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An introduction to the ‘hidden art’ of dialogue editing with Aaron Kennedy

About to enter into his final year, Sound for Film and TV student Aaron Kennedy has already edited the dialogue for an independent feature film. We caught up with him to find out a bit more about this oft-overlooked aspect of post-production. 


Like many members of our community, Aaron Kennedy’s relationship with dBs Music stretches back a long way. After coming to study with us in Plymouth post-GCSE, it was not until later in life that he discovered the path he really wanted to pursue. 

“I was 25 and wondering what to do with my life. I had worked a bunch of different jobs in retail and service but I never really felt happy in what I was doing. Then I saw that dBs was offering the Sound for Film and TV course in Bristol and I just thought – why did I not think of this before? It was so obviously the right answer. I have always had a weird obsession with places where things are filmed. I’ve done road trips to find old filming locations, so I applied for the course hoping to do on-set recording, and eventually become a production sound mixer.”

Whilst on the course, Aaron was offered the opportunity to work on an exciting real-world project – an independent feature film directed by Alex Klaus called The Lost. After initially taking select scenes from the film and using them as a basis to complete individual projects, Aaron was invited to take on the role of dialogue editor for the entire movie. Based on this experience, we sat down with Aaron to discuss the nature of dialogue editing and its understated importance within the world of film. 

What is dialogue editing?

“A dialogue editor will take all the production sound (which is the sound recorded on set, the dialogue mostly) and they will clean it and organise it. The aim is to assist the narrative of the film by shaping the sound and giving it its own life.” 

What constitutes 'good sounding' dialogue?

“In my eyes, clarity is the main thing. I always think of dialogue editing like CGI. When CGI is good you don’t notice it’s there. It’s the same with dialogue editing – when it’s done well you shouldn’t notice anyone has done anything at all. Most of the time it’s about removing distractions that might break your immersion and remind you that you are watching a film.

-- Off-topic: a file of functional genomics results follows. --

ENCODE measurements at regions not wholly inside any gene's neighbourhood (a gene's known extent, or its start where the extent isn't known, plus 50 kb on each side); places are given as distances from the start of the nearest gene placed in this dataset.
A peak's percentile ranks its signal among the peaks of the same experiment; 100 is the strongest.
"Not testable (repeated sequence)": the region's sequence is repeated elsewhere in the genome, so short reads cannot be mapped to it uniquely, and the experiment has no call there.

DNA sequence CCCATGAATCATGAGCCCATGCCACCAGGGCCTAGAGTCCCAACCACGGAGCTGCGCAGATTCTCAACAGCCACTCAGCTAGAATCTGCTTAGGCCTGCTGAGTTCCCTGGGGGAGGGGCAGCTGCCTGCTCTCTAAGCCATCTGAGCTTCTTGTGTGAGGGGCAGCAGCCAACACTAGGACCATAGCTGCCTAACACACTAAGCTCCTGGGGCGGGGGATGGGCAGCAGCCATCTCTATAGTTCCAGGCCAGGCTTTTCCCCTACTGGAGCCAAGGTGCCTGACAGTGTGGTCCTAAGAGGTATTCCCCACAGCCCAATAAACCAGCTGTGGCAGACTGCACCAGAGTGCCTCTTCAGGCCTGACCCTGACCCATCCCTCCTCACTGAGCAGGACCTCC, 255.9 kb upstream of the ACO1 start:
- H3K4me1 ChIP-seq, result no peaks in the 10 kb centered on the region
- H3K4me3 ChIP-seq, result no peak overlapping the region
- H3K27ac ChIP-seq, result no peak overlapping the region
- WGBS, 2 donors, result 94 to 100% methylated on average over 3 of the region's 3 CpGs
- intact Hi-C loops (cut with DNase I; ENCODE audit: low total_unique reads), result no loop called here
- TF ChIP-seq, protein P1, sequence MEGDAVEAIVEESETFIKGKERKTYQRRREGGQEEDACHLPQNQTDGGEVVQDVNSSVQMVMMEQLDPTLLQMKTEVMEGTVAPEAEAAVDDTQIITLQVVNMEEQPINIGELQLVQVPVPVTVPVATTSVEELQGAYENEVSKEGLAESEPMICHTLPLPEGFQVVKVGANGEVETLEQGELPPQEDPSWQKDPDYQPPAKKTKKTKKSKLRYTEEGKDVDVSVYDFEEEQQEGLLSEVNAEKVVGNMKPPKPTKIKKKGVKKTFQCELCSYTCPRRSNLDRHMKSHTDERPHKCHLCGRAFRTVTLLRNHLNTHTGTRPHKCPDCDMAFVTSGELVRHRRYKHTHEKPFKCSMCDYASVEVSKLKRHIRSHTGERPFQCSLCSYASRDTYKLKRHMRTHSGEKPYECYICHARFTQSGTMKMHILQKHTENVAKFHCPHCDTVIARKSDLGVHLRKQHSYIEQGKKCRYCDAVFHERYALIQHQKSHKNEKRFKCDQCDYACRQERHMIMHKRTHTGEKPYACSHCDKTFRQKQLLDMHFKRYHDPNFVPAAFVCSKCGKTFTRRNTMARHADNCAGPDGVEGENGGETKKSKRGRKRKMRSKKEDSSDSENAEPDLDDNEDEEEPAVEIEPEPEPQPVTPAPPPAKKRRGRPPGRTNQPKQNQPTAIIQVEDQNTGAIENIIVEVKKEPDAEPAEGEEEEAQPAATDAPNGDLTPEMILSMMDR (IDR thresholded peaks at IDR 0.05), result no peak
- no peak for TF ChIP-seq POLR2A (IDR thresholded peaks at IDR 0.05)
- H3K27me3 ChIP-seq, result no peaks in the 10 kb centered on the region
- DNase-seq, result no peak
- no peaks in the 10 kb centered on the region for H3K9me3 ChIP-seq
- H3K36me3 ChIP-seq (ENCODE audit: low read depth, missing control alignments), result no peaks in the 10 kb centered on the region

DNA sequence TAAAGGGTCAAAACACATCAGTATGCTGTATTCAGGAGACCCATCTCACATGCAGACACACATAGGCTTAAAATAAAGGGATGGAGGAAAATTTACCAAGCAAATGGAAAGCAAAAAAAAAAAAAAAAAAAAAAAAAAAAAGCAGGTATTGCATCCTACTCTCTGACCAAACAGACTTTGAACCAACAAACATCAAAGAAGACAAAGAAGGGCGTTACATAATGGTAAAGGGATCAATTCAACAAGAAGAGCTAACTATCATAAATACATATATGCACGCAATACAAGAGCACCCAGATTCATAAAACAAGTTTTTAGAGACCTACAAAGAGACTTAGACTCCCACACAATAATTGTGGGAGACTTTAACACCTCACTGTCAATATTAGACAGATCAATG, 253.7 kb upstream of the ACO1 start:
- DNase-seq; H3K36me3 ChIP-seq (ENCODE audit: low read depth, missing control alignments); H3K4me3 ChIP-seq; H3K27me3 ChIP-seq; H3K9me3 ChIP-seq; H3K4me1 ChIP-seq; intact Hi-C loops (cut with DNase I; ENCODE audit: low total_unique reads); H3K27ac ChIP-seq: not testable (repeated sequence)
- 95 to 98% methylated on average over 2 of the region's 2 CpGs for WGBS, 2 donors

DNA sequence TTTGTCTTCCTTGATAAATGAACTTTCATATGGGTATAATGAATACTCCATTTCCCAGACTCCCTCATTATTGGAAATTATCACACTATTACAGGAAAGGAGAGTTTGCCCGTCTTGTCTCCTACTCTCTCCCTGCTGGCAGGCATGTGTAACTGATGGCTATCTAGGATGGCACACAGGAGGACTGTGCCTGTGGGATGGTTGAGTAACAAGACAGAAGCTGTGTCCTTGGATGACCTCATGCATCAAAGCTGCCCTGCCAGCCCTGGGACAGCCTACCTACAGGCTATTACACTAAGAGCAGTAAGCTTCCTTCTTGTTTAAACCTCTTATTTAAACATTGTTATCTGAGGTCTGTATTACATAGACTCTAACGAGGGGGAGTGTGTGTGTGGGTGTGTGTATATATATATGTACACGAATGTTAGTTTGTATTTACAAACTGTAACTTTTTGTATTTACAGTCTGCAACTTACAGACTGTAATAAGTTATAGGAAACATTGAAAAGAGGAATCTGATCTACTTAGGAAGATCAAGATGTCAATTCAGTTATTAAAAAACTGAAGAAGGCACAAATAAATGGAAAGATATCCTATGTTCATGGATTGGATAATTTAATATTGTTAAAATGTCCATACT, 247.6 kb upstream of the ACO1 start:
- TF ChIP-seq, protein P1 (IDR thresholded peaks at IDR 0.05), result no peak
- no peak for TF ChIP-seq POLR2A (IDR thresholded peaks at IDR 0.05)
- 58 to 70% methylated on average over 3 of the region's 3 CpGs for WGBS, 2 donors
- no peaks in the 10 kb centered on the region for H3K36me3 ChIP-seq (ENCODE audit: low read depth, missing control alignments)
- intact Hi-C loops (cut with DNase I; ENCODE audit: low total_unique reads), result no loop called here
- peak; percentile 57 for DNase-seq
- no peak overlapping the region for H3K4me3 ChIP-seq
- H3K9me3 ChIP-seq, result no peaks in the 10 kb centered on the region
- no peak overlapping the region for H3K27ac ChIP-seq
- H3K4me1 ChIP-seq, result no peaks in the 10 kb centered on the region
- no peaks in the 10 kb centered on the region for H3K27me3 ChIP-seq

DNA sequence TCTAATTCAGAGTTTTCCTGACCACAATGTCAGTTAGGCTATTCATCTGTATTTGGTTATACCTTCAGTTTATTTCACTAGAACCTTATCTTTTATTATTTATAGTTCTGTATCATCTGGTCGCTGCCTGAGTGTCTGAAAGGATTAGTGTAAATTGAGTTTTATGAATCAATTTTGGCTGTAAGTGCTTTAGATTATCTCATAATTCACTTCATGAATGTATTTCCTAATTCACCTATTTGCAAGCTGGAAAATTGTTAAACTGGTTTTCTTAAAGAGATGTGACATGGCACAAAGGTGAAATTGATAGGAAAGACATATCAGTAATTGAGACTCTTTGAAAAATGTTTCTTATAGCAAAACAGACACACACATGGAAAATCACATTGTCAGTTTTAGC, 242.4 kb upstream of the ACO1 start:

“So for example, a lot of people say that the dialogue in Christopher Nolan films is very hard to hear. Sometimes it can be inaudible over the music and sound effects. He does this deliberately and sometimes it works as a creative effect. In Dunkirk for example, all you can hear are gunshots, but this kind of makes sense for a war movie – it makes it ultra-realistic. In other films though, it can be really distracting not to be able to understand what the characters are saying.”

How do you achieve a good dialogue edit? 

“It’s really important to keep the levels consistent. So, making sure things don’t jump up and down – that’s distracting in itself. I would spend a lot of time getting rid of background noise – the rumbles from a nearby road, the squeaks. Maybe the sounds of the film set down don’t fit the scene you are creating. For example, if you are shooting a scene in a post-apocalyptic film and there are birds in the background you need to clear that up.

“As well as clearing up the dialogue you need to give it life.  If there are some lines that sound flat, you might need to boost the mid frequencies, or maybe there is too much low end cutting that off. If can be unrealistic if you have a character that is ten meters away but has a lot of low frequencies in their dialogue, it’s not realistic. It’s about making sure it all blends in and feels natural.

“Also sometimes cuts change and you have to t do what’s called conforming. That’s taking all your work and syncing it up with a new cut, making sure it lines up with the new length of the footage.”

What are the top three things you’ve learnt from your experience working as a dialogue editor?

“Firstly, how much work goes into it. It can take weeks and weeks to do a feature and even more if the cut changes and you have to conform. 

“Secondly, how understated it is. I was explaining the gist of dialogue editing to my mum and she was saying she thought that with every film and tv show, you just film it and that’s the sound. She had no concept of post-production. But without any of that stuff, the film falls apart.

“Lastly, how much fun it is to do. Even when you have a horrible line that’s filled with an awful noise. When you spend 20 minutes on it and hear it sound as it should it’s so satisfying!”

4. Exterior recording

His experience working on The Lost is just the beginning of what is set to be an exciting career for Aaron, who already has a number of other projects in the pipeline. In October he will be working on the production and on-set recording for two short films by local student directors. Later this year, he will also be providing the post-production for a full-length Canadian feature film, alongside fellow dBs student George Ramsden.

Do you share Aaron’s interest in on-set recording, post-production and sound effects? Why not check out our BA in Sound for Film and TV?


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